CY 2024 Home Health Prospective Payment System Final Rule
On November 1, 2023, CMS issued the CY 2024 Home Health Prospective Payment System (HH PPS) Rate Update final rule, which informs Medicare payment policies and rates for home health agencies (HHAs). This rule includes routine revisions to the Medicare Home Health PPS payment rates for CY 2024 in accordance with existing statutory and regulatory requirements. According to CMS estimates, Medicare payments to HHAs in CY 2024 will increase in the aggregate by 0.8 percent, or $140 million, from CY 2023.
However, CMS also finalized a permanent prospective payment adjustment to the CY 2024 home health 30-day period payment rate that reduces the update. This adjustment is intended to account for any increases or decreases in aggregate expenditures that result from the implementation of the Patient-Driven Groupings Model (PDGM) and 30-day unit of payment as required in the Bipartisan Budget Act of 2018. The finalized −2.890 percent adjustment is half the total projected adjustment of negative 5.779 percent. As a result, CMS estimates that Medicare payments to HHAs in CY 2024 will increase in the aggregate by 0.8 percent, rather than the 2.2 percent decrease as initially proposed.
CMS’ decision to implement only half of the permanent prospective payment adjustment in CY 2024 was in response to concerns from public commenters about the magnitude of implementing the proposed large single-year payment reduction. However, CMS also maintains that it will have to account for the remaining permanent adjustment it chose not to apply in CY 2024 and make other potential adjustments to the base payment rate in future rulemaking.
CMS also is finalizing proposals to:
- Rebase and revise the home health market basket to adopt a 2021-based home health market basket, including proposed changes to the market basket cost weights and price proxies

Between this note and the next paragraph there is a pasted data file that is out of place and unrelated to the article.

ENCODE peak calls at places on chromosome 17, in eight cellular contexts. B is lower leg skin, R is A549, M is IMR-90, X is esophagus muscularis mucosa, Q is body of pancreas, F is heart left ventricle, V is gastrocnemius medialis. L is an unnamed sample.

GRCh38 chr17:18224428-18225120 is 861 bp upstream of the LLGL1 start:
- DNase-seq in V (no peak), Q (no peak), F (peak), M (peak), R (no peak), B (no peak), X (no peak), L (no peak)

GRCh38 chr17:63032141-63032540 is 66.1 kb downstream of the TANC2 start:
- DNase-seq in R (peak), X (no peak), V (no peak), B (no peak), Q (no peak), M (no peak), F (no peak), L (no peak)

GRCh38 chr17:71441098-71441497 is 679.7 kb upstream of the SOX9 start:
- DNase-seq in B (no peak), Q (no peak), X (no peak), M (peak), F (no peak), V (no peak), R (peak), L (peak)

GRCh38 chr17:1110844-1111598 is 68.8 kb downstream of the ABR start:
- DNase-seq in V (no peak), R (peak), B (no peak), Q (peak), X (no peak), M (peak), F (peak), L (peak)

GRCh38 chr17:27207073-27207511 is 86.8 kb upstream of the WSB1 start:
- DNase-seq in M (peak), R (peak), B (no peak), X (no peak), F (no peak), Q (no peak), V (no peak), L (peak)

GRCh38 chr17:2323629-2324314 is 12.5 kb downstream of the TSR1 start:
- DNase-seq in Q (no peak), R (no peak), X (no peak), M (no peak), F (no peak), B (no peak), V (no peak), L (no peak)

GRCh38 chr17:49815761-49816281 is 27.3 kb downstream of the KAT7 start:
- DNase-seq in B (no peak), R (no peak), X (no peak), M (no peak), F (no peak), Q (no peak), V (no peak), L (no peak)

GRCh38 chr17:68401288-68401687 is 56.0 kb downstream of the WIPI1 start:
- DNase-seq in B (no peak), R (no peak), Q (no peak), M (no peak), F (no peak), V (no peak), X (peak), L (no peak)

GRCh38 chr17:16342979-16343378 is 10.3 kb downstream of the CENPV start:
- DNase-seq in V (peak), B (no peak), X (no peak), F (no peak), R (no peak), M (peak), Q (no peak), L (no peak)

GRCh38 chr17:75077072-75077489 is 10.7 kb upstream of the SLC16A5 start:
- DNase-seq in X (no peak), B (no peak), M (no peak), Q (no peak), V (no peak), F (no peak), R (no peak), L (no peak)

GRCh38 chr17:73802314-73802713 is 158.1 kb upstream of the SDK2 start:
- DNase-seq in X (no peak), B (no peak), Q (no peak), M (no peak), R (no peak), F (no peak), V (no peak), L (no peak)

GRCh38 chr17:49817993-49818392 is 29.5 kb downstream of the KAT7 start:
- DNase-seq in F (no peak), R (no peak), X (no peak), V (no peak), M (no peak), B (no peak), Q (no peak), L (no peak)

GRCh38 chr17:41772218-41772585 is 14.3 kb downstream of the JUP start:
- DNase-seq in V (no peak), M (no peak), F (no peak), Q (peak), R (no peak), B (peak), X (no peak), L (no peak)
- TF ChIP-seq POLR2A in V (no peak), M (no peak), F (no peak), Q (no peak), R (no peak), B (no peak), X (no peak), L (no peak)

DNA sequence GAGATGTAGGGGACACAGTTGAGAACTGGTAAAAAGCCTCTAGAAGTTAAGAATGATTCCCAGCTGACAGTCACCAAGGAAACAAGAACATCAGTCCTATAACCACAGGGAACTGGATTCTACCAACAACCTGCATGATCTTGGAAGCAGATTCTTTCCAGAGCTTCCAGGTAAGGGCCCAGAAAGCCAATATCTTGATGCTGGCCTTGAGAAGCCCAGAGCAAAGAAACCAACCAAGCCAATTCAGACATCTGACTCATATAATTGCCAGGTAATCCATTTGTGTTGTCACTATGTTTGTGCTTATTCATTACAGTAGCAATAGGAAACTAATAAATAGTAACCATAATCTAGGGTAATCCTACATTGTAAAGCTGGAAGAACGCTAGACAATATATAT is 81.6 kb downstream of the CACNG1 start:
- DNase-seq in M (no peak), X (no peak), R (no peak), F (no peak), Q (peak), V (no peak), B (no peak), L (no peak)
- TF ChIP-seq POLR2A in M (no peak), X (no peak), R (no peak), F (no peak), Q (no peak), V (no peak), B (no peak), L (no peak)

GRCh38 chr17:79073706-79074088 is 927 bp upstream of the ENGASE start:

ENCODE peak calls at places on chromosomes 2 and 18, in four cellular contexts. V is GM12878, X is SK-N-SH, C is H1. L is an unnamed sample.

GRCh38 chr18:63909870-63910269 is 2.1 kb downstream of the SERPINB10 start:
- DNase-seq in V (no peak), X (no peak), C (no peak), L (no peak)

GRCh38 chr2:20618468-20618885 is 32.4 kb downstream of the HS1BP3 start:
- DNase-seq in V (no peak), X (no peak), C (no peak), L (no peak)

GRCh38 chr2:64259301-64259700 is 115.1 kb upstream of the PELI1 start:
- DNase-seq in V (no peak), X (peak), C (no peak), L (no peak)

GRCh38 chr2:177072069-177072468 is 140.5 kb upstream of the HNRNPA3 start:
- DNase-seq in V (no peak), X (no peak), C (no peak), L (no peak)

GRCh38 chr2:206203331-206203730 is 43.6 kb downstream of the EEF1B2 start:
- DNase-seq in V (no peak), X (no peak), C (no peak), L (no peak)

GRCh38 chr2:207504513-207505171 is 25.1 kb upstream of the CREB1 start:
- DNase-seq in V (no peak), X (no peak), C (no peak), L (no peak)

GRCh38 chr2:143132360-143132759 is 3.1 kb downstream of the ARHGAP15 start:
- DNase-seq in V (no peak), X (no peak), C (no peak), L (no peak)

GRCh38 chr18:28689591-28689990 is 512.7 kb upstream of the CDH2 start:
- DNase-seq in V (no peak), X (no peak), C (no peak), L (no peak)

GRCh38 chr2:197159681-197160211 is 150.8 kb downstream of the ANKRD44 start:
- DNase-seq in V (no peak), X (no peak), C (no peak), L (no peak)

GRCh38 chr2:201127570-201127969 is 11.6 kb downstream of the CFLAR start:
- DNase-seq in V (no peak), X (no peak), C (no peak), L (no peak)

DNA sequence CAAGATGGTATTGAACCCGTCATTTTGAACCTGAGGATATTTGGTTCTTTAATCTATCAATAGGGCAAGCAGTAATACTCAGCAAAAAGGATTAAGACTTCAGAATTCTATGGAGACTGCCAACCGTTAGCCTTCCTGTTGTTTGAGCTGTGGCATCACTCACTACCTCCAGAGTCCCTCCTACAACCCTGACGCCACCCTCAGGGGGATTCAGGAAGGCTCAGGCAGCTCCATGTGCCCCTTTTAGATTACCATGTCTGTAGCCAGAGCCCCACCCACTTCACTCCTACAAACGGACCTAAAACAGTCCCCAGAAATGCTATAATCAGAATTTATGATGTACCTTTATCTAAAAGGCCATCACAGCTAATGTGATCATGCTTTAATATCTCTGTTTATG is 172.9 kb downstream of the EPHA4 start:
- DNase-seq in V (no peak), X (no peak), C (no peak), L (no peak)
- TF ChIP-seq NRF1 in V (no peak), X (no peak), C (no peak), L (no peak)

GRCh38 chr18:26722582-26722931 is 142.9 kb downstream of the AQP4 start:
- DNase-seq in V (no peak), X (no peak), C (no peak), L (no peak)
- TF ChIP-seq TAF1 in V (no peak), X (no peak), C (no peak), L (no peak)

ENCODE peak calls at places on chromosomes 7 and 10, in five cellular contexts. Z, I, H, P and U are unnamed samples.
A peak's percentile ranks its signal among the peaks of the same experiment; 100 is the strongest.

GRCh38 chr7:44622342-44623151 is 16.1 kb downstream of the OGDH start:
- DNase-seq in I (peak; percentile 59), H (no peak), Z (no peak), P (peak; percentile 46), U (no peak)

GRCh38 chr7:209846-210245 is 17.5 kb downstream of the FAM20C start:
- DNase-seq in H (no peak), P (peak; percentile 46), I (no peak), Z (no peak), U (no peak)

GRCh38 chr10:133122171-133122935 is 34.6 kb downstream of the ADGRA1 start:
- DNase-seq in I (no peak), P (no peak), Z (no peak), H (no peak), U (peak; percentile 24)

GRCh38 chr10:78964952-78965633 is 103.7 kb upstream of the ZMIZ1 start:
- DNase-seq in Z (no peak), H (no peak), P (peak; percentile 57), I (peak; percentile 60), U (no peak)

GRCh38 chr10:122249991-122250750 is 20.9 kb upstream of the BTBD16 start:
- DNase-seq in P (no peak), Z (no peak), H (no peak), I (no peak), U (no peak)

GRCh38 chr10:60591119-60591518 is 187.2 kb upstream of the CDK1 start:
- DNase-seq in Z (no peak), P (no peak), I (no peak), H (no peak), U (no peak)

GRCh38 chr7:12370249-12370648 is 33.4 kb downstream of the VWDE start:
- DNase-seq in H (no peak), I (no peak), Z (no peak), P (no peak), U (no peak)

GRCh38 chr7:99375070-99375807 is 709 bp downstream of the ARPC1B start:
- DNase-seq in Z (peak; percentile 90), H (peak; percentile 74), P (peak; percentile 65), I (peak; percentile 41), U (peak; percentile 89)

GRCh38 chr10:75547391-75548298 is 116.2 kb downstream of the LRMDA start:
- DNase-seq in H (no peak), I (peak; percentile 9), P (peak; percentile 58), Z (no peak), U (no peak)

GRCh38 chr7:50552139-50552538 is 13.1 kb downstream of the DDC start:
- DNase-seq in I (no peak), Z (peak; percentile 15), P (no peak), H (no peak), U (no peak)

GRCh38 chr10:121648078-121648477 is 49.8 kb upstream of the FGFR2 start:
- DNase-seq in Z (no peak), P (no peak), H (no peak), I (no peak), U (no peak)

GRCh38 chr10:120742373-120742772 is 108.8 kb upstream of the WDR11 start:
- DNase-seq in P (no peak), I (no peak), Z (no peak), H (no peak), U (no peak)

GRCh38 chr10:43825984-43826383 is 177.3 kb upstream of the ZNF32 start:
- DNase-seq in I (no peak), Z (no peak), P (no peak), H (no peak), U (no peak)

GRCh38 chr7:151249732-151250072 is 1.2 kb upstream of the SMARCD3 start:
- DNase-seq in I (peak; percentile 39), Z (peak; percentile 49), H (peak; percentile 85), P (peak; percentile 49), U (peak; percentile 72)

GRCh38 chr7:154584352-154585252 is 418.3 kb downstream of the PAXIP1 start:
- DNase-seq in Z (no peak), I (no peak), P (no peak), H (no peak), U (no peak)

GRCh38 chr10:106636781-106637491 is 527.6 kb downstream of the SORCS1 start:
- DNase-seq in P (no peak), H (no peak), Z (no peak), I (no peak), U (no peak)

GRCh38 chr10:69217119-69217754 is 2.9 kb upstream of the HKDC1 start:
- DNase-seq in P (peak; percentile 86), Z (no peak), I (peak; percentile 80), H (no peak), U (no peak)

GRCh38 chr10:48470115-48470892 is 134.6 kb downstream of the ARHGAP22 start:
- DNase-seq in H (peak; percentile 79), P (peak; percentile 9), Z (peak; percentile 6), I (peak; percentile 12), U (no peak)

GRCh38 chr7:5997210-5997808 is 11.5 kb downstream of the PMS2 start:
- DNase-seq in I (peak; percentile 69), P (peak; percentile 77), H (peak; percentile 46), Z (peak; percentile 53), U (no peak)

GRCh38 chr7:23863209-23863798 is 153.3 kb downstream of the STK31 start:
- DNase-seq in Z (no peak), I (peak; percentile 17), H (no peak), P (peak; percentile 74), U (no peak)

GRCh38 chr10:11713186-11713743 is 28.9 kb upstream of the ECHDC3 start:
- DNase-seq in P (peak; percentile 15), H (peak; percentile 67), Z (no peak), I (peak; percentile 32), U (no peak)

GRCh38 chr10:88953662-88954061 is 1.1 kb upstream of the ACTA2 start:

- Reduce the labor-related share of the market basket to 74.9 percent based on the 2021-based home health market basket compensation cost weight (down from 76.1 percent)
- Recalibrate the PDGM case-mix weights using CY 2022 data
- Update the low utilization payment adjustment thresholds, functional impairment levels, and comorbidity adjustment subgroups for CY 2024
- Codify statutory requirements for disposable negative pressure wound therapy
- Establish regulations to implement payment for items and services under two new benefits: lymphedema compression treatment items and home intravenous immune globulin
- Establish several enrollment provisions for hospices and other provider types and create a new informal dispute resolution process for hospice programs and a special focus program to provide enhanced oversight of the poorest-performing hospices
- Implement various changes to the Home Health Quality Reporting Program and Home Health Value-Based Purchasing Model
2024 End-Stage Renal Disease Prospective Payment System Final Rule
On October 27, 2023, CMS issued a final rule that updates payment rates and policies under ESRD PPS for renal dialysis services furnished to Medicare beneficiaries on or after January 1, 2024. This rule also updates the acute kidney injury (AKI) dialysis payment rate for renal dialysis services that ESRD facilities furnish in CY 2024.
For CY 2024, CMS will increase the ESRD PPS base rate to $271.02, upping total payments to ESRD facilities by approximately 2.1 percent. The CY 2024 ESRD PPS final rule also includes several changes related to ESRD PPS payment policies. First, the rule includes a payment adjustment that will increase payment for certain new renal dialysis drugs and biological products after the transitional drug add-on payment adjustment period ends. According to CMS, the increase will ensure payment is not a barrier to accessing innovative treatments for Medicare ESRD beneficiaries.
For more details about the policies described herein, contact Amy Bassano ([email protected]), Zach Gaumer ([email protected]), Andrea Maresca ([email protected]), John Richardson ([email protected]), Kevin Kirby ([email protected]), or Rachel Kramer ([email protected]).